Re: [Bug 217238] New: Creating shared read-only map is denied after add write seal to a memfd

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> On Mar 30, 2023, at 12:25 PM, Lorenzo Stoakes <lstoakes@xxxxxxxxx> wrote:
> On Sat, Mar 25, 2023 at 02:51:05PM +0000, Lorenzo Stoakes wrote:
>>> On Fri, Mar 24, 2023 at 01:36:46PM -0700, Andrew Morton wrote:
>>> (switched to email.  Please respond via emailed reply-to-all, not via the
>>> bugzilla web interface).
>>>> On Fri, 24 Mar 2023 03:34:23 +0000 bugzilla-daemon@xxxxxxxxxx wrote:
>>>>            Bug ID: 217238
>>>>           Summary: Creating shared read-only map is denied after add
>>>>                    write seal to a memfd
>>>>           Product: Memory Management
>>>>           Version: 2.5
>>>>    Kernel Version: 6.2.8
>>>>          Hardware: All
>>>>                OS: Linux
>>>>              Tree: Mainline
>>>>            Status: NEW
>>>>          Severity: normal
>>>>          Priority: P1
>>>>         Component: Other
>>>>          Assignee: akpm@xxxxxxxxxxxxxxxxxxxx
>>>>          Reporter: yshuiv7@xxxxxxxxx
>>>>        Regression: No
>>>> Test case:
>>>>    int main() {
>>>>      int fd = memfd_create("test", MFD_ALLOW_SEALING);
>>>>      write(fd, "test", 4);
>>>>      fcntl(fd, F_ADD_SEALS, F_SEAL_WRITE);
>>>>      void *ret = mmap(NULL, 4, PROT_READ, MAP_SHARED, fd, 0);
>>>>    }
>>>> This fails with EPERM. This is in contradiction with what's described in the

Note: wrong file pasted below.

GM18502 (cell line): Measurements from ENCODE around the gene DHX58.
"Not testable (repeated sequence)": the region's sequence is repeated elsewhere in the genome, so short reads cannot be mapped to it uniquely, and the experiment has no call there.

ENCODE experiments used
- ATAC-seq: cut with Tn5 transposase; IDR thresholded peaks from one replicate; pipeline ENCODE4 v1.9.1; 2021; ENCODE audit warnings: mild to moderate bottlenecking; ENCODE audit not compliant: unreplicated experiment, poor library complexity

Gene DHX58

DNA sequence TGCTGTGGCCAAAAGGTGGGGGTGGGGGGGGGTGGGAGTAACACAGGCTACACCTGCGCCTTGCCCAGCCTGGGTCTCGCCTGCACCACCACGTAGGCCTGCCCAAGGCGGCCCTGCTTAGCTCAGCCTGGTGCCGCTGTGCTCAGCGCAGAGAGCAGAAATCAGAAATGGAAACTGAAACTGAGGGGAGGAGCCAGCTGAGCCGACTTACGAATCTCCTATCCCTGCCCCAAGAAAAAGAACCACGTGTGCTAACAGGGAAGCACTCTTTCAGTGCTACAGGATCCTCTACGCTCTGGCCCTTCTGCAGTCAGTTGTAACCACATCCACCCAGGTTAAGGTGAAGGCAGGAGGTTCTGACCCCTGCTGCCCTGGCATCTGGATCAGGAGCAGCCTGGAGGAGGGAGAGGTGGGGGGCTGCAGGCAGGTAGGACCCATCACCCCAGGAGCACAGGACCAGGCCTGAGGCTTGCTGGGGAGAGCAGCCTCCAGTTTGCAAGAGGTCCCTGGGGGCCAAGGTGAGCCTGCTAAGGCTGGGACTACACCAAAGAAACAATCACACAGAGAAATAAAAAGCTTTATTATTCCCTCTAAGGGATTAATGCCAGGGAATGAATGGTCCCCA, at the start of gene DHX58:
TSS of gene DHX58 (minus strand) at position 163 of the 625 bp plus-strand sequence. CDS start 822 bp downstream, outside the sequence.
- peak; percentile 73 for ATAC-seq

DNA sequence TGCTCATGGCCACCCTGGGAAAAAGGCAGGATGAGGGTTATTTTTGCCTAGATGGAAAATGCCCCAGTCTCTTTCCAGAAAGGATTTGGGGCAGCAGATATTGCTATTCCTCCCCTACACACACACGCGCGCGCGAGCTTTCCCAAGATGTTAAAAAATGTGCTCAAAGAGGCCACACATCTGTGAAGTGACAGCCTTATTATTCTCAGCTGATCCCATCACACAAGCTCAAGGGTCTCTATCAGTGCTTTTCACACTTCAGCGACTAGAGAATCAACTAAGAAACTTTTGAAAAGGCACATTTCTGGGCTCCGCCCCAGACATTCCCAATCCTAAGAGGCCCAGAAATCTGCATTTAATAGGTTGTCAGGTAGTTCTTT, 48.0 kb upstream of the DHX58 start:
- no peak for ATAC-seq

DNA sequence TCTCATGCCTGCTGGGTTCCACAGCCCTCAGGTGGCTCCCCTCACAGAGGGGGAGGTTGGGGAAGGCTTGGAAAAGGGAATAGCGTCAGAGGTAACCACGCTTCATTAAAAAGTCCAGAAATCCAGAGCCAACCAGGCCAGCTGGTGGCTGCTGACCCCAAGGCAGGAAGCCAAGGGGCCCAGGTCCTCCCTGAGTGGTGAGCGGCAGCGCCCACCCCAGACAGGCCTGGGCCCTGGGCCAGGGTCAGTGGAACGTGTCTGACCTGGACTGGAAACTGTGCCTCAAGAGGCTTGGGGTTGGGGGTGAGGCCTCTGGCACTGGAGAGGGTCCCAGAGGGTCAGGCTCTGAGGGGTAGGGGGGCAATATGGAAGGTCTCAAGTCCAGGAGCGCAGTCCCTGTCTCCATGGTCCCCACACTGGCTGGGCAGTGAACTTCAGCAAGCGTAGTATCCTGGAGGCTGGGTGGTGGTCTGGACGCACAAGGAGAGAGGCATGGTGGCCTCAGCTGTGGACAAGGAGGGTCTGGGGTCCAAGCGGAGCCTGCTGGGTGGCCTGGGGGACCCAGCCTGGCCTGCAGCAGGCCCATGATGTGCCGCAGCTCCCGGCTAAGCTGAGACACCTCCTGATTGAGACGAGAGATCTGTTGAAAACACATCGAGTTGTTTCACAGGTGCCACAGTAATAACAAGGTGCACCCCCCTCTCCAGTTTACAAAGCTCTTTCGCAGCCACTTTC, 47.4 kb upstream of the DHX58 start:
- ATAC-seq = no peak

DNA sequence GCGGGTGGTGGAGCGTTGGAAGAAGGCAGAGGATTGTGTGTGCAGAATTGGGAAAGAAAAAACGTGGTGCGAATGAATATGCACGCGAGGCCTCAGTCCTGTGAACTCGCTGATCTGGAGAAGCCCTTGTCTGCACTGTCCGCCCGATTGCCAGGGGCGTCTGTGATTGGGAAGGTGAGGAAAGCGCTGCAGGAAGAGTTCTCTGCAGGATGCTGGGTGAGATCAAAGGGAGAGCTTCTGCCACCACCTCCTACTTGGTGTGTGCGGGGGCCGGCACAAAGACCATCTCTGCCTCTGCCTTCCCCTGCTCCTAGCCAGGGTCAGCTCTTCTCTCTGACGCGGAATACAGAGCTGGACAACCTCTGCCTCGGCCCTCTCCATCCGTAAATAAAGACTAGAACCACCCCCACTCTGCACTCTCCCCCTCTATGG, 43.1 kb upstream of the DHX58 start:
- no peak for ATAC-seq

>>>> documentation of F_SEAL_WRITE.
>>>> --
>>>> You may reply to this email to add a comment.
>>>> You are receiving this mail because:
>>>> You are the assignee for the bug.
>> This issue seems to be the result of the use of the memfd's shmem region's
>> page cache object (struct address_space)'s i_mmap_writable field to denote
>> whether it is write-sealed.
>> The kernel assumes that a VM_SHARED mapping might become writable at any
>> time via mprotect(), therefore treats VM_SHARED mappings as if they were
>> writable as far as i_mmap_writable is concerned (this field's primary use
>> is to determine whether, for architectures that require it, flushing must
>> occur if this is set to avoid aliasing, see filemap_read() for example).
>> In theory we could convert all such checks to VM_SHARED | VM_WRITE
>> (importantly including on fork) and then update mprotect() to check
>> mapping_map_writable() if a user tries to make unwritable memory
>> writable.

Unless I’m missing something, we have VM_MAYWRITE for almost exactly this purpose.  Can’t we just make a shared mapping with both of these bits clear?

>> I suspect however there are reasons relating to locking that make it
>> unreasonable to try to do this, but I may be mistaken (others might have
>> some insight on this). I also see some complexity around this in the
>> security checks on marking shared writable mappings executable (e.g. in
>> mmap_violation_check()).
>> In any case, it doesn't really make much sense to have a write-sealed
>> shared mapping, since you're essentially saying 'nothing _at all_ can write
>> to this' so it may as well be private. The semantics are unfortunate here,
>> the memory will still be shared read-only by MAP_PRIVATE mappings.
>> A better choice here might be F_SEAL_FUTURE_WRITE (available from kernel
>>> =5.1) which does permit shared read-only mappings as this is explicitly
>> checked for in seal_check_future_write() invoked from shmem_mmap().
>> Regardless, I think the conclusion is that this is not a bug, but rather
>> that the documentation needs to be updated.
> Adding docs people to cc list (sorry didn't think to do this in first
> reply).

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